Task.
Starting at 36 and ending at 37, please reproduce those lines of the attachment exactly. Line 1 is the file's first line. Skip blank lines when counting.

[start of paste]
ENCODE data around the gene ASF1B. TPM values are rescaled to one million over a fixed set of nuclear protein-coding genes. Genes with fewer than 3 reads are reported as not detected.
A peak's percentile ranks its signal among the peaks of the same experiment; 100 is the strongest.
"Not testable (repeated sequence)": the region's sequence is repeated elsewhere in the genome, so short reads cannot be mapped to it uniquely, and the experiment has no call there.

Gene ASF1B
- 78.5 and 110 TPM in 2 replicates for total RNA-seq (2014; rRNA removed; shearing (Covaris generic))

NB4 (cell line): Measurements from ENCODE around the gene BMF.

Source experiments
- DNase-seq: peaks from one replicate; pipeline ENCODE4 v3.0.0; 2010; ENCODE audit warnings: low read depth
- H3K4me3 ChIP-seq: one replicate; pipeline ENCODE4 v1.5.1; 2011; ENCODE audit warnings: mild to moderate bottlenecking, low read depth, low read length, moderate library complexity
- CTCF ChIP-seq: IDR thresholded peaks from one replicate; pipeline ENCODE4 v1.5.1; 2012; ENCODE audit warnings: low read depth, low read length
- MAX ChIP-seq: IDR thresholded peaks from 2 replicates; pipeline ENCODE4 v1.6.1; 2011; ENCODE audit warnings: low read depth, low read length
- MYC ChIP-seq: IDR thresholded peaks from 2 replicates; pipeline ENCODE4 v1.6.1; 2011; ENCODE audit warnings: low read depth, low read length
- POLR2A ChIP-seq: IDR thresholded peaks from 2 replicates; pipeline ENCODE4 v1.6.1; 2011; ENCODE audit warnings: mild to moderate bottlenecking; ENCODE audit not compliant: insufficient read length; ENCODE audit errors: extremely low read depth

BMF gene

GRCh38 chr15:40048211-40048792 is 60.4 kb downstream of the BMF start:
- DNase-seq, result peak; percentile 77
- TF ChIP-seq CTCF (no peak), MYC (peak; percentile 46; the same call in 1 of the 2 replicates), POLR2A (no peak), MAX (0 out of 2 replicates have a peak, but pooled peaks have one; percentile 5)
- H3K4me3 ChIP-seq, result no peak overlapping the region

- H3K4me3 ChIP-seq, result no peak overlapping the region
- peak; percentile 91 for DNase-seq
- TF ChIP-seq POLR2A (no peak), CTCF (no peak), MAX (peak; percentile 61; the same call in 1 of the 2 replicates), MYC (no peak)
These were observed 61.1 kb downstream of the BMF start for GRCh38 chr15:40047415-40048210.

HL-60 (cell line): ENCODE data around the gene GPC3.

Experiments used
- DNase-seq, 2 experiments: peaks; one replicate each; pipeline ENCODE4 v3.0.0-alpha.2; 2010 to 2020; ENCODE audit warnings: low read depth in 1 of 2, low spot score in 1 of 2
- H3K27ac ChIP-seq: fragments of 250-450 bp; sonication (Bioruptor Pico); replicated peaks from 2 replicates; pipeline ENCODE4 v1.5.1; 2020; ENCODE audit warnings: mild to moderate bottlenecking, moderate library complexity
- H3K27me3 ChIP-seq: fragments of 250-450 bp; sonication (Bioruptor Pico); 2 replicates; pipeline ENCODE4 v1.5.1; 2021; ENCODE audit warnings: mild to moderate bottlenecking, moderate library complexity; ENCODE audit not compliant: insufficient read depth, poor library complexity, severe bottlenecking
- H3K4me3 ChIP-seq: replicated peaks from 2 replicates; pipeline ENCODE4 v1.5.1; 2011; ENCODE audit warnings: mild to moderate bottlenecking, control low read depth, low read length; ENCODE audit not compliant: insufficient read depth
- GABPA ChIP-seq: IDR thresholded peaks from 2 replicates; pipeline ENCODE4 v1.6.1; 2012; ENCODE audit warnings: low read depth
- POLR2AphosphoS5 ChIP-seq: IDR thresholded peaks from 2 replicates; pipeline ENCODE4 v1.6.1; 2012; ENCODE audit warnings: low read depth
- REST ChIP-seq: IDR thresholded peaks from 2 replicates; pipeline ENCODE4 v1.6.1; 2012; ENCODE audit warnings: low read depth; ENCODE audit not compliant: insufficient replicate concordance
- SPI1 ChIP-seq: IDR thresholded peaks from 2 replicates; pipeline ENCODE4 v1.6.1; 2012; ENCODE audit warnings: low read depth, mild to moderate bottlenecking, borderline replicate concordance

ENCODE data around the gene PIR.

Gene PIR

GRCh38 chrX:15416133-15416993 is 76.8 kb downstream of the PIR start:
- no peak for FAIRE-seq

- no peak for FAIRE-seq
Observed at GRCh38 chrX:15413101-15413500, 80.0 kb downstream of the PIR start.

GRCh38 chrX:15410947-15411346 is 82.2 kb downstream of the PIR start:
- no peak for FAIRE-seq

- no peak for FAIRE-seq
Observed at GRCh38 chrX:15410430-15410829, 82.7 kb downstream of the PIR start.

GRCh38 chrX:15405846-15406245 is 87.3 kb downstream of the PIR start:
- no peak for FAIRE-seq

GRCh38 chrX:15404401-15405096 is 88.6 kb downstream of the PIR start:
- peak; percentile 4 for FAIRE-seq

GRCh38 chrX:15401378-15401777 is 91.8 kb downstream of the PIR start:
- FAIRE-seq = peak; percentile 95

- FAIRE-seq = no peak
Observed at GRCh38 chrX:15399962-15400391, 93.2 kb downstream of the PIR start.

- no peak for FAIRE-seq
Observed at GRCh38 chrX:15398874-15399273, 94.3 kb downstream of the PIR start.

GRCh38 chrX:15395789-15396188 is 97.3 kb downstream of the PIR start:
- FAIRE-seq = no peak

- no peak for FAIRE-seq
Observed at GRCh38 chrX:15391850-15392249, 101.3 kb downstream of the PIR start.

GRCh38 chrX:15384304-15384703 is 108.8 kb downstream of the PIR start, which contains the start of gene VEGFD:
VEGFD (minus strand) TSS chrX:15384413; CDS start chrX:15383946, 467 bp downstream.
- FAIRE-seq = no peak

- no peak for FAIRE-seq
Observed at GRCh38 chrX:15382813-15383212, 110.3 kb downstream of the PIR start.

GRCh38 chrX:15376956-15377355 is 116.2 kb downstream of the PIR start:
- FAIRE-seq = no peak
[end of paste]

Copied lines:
- no peak for FAIRE-seq

- no peak for FAIRE-seq